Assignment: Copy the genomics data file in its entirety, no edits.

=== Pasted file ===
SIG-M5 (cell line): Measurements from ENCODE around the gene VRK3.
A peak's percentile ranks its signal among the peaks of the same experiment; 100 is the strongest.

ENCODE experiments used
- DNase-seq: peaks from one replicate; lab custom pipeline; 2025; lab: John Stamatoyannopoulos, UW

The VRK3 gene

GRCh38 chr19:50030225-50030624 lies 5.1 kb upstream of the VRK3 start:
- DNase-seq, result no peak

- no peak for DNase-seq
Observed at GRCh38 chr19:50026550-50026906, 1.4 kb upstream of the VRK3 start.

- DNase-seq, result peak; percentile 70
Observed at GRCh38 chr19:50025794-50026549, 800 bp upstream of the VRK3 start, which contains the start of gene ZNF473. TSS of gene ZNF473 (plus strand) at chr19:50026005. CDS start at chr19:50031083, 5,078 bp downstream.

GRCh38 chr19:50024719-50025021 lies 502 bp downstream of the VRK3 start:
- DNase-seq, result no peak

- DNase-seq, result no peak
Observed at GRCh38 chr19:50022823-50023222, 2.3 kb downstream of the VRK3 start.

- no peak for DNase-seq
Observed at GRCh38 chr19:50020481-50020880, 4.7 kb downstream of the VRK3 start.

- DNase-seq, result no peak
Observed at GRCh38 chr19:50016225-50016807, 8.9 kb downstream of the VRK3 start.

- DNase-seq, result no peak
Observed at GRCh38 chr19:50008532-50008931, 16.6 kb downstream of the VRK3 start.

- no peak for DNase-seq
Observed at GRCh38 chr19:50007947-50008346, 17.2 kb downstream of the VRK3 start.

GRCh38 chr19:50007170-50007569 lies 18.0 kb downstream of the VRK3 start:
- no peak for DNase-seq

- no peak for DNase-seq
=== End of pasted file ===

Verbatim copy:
SIG-M5 (cell line): Measurements from ENCODE around the gene VRK3.
A peak's percentile ranks its signal among the peaks of the same experiment; 100 is the strongest.

ENCODE experiments used
- DNase-seq: peaks from one replicate; lab custom pipeline; 2025; lab: John Stamatoyannopoulos, UW

The VRK3 gene

GRCh38 chr19:50030225-50030624 lies 5.1 kb upstream of the VRK3 start:
- DNase-seq, result no peak

- no peak for DNase-seq
Observed at GRCh38 chr19:50026550-50026906, 1.4 kb upstream of the VRK3 start.

- DNase-seq, result peak; percentile 70
Observed at GRCh38 chr19:50025794-50026549, 800 bp upstream of the VRK3 start, which contains the start of gene ZNF473. TSS of gene ZNF473 (plus strand) at chr19:50026005. CDS start at chr19:50031083, 5,078 bp downstream.

GRCh38 chr19:50024719-50025021 lies 502 bp downstream of the VRK3 start:
- DNase-seq, result no peak

- DNase-seq, result no peak
Observed at GRCh38 chr19:50022823-50023222, 2.3 kb downstream of the VRK3 start.

- no peak for DNase-seq
Observed at GRCh38 chr19:50020481-50020880, 4.7 kb downstream of the VRK3 start.

- DNase-seq, result no peak
Observed at GRCh38 chr19:50016225-50016807, 8.9 kb downstream of the VRK3 start.

- DNase-seq, result no peak
Observed at GRCh38 chr19:50008532-50008931, 16.6 kb downstream of the VRK3 start.

- no peak for DNase-seq
Observed at GRCh38 chr19:50007947-50008346, 17.2 kb downstream of the VRK3 start.

GRCh38 chr19:50007170-50007569 lies 18.0 kb downstream of the VRK3 start:
- no peak for DNase-seq

- no peak for DNase-seq